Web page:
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SEC Commissioner Greg Sankey Says League "Hoping" for September Start to Football Season

Many steps must be taken before college football returns in any capacity

We all want sports back. Sports take our minds off of the problems that the world is facing and would be a welcomed distraction particularly in the climate we're currently living in.

This past week's NFL draft, for example, was the first real sporting event in six weeks and went off without a hitch, bringing in record numbers across the country. On Thursday, while making an appearance on Jacksonville radio station 1010 XL, SEC commissioner Greg Sankey reiterated his hope for a college football season.

“My focus is on football as scheduled,” Sankey said. "The circumstances will guide that decision making. We want to be prepared.”

Sankey said he spent time chatting with nearly 100 student athletes over the past week and the overwhelming reaction was "to get back to it."

"Our hope is that people continue to pursue the healthy course," Sankey said. "Taking what I would consider to be radical measures now so that we can get through this, learn treatments, figure out how to manage ourselves socially and then get back to some type of normal function sooner rather than later."

In order for the SEC's "hopeful" timeline to return to college athletics, there are many steps that first must occur. First and foremost, the states and cities that are all pretty much in "stay at home" mode, would have to start opening up a little at a time.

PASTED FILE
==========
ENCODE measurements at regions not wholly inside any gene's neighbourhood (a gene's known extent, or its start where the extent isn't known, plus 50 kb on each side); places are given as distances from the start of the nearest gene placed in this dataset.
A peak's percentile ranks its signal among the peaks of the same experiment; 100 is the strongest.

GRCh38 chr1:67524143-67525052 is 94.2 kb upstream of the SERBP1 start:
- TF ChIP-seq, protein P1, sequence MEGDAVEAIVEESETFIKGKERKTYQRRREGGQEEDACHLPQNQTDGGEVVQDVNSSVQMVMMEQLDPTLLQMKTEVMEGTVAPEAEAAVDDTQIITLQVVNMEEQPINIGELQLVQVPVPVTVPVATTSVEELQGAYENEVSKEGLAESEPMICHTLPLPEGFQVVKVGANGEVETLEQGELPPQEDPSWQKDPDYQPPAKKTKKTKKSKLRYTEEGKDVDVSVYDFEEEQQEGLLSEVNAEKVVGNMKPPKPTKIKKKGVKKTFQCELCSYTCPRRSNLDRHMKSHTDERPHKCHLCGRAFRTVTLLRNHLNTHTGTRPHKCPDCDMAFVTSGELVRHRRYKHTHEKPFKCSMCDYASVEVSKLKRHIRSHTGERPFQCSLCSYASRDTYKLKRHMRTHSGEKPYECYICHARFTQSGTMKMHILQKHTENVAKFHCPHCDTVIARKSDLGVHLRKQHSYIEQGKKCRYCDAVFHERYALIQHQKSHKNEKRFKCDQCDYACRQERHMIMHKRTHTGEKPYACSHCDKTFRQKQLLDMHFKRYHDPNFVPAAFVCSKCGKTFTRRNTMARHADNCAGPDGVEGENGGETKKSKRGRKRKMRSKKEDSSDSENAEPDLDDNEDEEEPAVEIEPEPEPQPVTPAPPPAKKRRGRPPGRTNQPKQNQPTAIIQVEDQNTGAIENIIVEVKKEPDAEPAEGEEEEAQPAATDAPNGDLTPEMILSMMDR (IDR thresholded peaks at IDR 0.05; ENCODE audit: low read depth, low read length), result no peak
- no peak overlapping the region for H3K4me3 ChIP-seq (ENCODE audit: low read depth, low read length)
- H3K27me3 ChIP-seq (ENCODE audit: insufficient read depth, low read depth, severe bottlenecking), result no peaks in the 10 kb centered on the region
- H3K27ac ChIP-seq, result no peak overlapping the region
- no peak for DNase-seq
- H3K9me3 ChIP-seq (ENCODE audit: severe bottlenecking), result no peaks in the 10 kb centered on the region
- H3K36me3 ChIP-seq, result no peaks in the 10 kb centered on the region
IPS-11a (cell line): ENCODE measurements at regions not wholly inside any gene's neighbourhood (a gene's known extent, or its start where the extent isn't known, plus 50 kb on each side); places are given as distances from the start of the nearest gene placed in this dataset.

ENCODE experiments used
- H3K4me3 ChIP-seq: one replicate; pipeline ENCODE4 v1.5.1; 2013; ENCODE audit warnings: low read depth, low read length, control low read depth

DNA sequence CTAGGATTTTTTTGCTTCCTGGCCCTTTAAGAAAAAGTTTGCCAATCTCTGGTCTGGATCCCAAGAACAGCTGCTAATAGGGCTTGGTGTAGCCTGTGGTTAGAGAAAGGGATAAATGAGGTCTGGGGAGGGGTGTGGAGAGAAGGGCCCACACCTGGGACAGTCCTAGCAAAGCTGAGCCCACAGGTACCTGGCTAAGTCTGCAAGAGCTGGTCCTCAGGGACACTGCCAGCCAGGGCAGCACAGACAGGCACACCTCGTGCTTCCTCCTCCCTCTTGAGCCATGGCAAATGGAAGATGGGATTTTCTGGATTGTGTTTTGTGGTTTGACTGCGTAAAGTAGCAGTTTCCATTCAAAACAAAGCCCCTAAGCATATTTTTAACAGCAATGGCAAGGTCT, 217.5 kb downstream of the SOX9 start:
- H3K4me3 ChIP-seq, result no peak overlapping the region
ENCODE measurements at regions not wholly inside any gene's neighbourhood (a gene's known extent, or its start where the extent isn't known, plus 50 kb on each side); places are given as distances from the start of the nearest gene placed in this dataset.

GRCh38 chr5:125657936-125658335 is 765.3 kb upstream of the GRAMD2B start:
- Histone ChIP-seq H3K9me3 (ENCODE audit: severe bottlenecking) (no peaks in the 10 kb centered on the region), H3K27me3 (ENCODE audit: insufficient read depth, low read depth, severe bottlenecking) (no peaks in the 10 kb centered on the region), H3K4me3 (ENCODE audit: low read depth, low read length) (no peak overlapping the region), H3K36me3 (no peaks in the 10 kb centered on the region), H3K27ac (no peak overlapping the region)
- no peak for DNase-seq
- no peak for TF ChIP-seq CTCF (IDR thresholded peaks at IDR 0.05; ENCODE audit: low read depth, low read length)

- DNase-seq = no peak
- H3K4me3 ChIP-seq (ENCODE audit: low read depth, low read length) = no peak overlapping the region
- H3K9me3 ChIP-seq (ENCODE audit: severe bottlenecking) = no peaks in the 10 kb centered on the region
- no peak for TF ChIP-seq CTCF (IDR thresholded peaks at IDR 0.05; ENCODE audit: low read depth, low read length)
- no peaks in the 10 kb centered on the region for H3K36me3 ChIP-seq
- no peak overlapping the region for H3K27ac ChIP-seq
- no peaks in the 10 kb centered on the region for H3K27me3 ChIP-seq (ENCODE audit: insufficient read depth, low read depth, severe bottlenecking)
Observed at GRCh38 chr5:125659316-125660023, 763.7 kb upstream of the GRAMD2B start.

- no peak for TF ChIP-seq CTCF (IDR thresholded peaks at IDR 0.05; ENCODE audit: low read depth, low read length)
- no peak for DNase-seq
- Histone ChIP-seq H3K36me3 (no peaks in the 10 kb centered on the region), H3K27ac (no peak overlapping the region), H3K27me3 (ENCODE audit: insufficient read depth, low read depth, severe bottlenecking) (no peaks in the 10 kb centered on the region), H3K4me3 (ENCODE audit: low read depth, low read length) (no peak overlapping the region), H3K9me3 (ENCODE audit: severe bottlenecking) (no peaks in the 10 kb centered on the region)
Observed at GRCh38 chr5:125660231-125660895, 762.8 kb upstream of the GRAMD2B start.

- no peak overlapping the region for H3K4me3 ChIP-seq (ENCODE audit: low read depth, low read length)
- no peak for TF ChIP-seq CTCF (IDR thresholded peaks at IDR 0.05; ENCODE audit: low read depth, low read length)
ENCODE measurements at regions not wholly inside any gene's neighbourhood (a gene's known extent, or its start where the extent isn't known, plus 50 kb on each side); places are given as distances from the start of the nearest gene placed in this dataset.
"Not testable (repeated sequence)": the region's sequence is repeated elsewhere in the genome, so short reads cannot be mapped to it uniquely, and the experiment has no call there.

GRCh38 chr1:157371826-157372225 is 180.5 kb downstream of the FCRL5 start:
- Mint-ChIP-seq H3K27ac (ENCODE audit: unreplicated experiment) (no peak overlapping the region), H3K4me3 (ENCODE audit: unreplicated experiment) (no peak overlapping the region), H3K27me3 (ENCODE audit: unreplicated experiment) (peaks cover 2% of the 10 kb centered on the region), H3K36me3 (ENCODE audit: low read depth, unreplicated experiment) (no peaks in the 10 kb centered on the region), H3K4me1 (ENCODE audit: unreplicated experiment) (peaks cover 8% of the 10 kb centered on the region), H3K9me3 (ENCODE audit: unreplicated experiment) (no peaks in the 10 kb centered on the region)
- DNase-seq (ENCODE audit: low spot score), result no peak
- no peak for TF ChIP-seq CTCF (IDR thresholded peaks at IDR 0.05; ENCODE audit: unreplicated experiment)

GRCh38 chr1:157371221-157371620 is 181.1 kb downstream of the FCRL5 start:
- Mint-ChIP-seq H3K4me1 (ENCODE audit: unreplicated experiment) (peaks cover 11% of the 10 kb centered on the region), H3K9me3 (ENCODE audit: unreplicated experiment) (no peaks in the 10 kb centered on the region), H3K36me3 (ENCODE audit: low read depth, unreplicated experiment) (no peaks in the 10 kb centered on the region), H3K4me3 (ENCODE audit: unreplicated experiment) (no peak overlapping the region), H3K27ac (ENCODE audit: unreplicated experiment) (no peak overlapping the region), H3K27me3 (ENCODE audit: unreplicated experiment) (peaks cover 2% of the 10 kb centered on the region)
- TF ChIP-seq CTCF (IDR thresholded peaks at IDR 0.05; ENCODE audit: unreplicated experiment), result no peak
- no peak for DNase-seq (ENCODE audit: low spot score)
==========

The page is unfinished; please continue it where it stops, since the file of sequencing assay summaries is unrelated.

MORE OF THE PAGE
Starting Friday, Georgia has allowed gyms, churches, hair and nail salons, and tattoo parlors to reopen. Restaurants and movie theaters reopened on Thursday. Alabama's stay at home order expired April 30, with beaches already starting to reopen.

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What Georgia and other states are doing points to a larger problem at hand in the world of sports. Some states are simply further along than others. In Louisiana, the stay at home order has been extended to May 15 while California's stay at home order was extended through May 31.

Sankey said in his interview that the hope is for all 10 conferences to be on the same page come fall but if they're not, should that exclude the ones that are ready to resume sports from making a return?

"If there's a couple of programs that aren't able, does that stop everyone? I'm not sure it does," Sankey said. "But the ability for us to stay connected will remain important.

"Hope is not a plan, but right now the desire would be to have 11 states and 14 [SEC] institutions moving forward in a collective manner and, like I said, connected nationally so that we can celebrate the return of college sports."

In order for college athletics to return, the NCAA and SEC would have to allow players to return to campus, start working out in the program's training facilities and then start practice. LSU strength and conditioning coach Tommy Moffitt has already said he'd need a month of workouts and weight lifting to feel comfortable allowing players to practice.

The feeling is that programs would need an additional 4-6 weeks on the practice field before being ready for a return to play. Just doing the math, that's a minimum of two months that would need to be marked before a return to football would be possible. 

If Sankey and the SEC's hope is to remain on schedule and return in September, that would mean a return date of no later than the beginning of July. Is that a plausible timeline? 

There are still many questions with not enough answers. "Hopefully" that will start to change in the coming weeks.